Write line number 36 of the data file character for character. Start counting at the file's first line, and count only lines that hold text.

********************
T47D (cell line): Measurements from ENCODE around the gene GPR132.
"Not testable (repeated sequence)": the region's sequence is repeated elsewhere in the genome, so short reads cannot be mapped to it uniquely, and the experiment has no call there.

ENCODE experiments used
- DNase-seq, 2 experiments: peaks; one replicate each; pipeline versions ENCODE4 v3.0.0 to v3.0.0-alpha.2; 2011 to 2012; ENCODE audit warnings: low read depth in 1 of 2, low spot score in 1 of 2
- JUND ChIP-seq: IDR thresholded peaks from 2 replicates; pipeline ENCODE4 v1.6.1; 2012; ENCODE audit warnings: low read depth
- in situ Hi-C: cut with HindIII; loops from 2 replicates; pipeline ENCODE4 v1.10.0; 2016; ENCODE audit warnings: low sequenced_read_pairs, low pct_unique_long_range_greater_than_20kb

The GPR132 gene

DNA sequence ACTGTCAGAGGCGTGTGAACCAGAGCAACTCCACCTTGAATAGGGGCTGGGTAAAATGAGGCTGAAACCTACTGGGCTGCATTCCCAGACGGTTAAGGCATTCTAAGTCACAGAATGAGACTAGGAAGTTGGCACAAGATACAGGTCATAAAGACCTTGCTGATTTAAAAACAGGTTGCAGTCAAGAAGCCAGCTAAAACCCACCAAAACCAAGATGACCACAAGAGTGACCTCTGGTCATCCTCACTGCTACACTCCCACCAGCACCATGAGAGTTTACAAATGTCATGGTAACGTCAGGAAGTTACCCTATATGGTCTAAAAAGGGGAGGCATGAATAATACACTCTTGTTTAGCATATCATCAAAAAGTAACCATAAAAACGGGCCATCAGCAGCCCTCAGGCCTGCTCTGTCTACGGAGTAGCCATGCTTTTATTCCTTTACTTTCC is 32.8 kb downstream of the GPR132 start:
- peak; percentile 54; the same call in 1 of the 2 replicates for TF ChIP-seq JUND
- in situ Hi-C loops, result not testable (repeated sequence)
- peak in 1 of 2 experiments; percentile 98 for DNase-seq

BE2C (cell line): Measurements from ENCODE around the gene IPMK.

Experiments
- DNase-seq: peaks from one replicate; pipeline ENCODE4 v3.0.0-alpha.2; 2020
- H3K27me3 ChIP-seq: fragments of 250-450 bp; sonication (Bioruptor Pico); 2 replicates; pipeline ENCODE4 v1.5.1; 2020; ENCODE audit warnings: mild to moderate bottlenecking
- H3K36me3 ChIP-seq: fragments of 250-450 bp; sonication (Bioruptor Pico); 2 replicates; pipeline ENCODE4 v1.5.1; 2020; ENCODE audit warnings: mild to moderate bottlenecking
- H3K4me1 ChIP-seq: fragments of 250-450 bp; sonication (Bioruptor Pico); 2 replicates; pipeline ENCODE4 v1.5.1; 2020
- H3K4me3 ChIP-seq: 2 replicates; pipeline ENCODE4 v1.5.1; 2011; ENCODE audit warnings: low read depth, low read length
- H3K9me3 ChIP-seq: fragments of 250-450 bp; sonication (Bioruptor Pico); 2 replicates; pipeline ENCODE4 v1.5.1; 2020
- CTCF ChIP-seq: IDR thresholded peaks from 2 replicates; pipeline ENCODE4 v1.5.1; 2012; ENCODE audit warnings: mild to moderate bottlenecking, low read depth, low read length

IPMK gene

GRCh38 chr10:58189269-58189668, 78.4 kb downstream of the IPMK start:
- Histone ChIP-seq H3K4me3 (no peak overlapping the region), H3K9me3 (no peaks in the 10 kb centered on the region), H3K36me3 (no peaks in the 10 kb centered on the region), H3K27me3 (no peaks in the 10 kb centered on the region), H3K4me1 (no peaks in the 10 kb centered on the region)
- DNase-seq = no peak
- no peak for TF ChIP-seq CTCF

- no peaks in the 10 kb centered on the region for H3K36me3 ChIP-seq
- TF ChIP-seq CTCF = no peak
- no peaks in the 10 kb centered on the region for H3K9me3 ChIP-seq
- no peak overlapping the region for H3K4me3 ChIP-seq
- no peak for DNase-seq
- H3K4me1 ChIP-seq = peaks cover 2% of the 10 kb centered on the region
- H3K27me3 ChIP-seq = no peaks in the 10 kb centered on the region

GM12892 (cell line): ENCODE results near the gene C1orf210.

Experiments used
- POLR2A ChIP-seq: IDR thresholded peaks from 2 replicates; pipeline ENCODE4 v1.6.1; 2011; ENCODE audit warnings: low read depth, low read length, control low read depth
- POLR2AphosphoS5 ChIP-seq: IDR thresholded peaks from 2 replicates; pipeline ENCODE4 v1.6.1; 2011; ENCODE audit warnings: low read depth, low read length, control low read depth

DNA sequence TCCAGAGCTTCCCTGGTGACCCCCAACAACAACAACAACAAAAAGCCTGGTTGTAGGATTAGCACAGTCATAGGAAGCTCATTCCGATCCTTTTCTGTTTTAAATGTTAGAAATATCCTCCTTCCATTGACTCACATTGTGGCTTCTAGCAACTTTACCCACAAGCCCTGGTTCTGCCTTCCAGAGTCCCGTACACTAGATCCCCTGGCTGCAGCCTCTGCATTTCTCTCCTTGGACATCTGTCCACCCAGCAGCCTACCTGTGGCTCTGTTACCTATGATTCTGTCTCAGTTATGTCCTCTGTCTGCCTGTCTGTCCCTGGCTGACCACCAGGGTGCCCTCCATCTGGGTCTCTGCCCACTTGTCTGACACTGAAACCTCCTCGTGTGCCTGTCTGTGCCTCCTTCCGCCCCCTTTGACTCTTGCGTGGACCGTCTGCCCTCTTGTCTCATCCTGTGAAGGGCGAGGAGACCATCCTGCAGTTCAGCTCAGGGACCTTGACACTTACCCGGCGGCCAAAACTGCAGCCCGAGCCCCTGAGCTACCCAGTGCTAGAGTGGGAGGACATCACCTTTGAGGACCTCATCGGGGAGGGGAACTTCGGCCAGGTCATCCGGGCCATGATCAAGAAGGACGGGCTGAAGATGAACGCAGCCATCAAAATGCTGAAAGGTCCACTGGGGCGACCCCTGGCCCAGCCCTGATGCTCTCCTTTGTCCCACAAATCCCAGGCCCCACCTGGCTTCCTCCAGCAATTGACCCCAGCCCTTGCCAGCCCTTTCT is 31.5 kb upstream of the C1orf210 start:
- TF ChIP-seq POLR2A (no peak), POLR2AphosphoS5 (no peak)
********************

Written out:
- POLR2AphosphoS5 ChIP-seq: IDR thresholded peaks from 2 replicates; pipeline ENCODE4 v1.6.1; 2011; ENCODE audit warnings: low read depth, low read length, control low read depth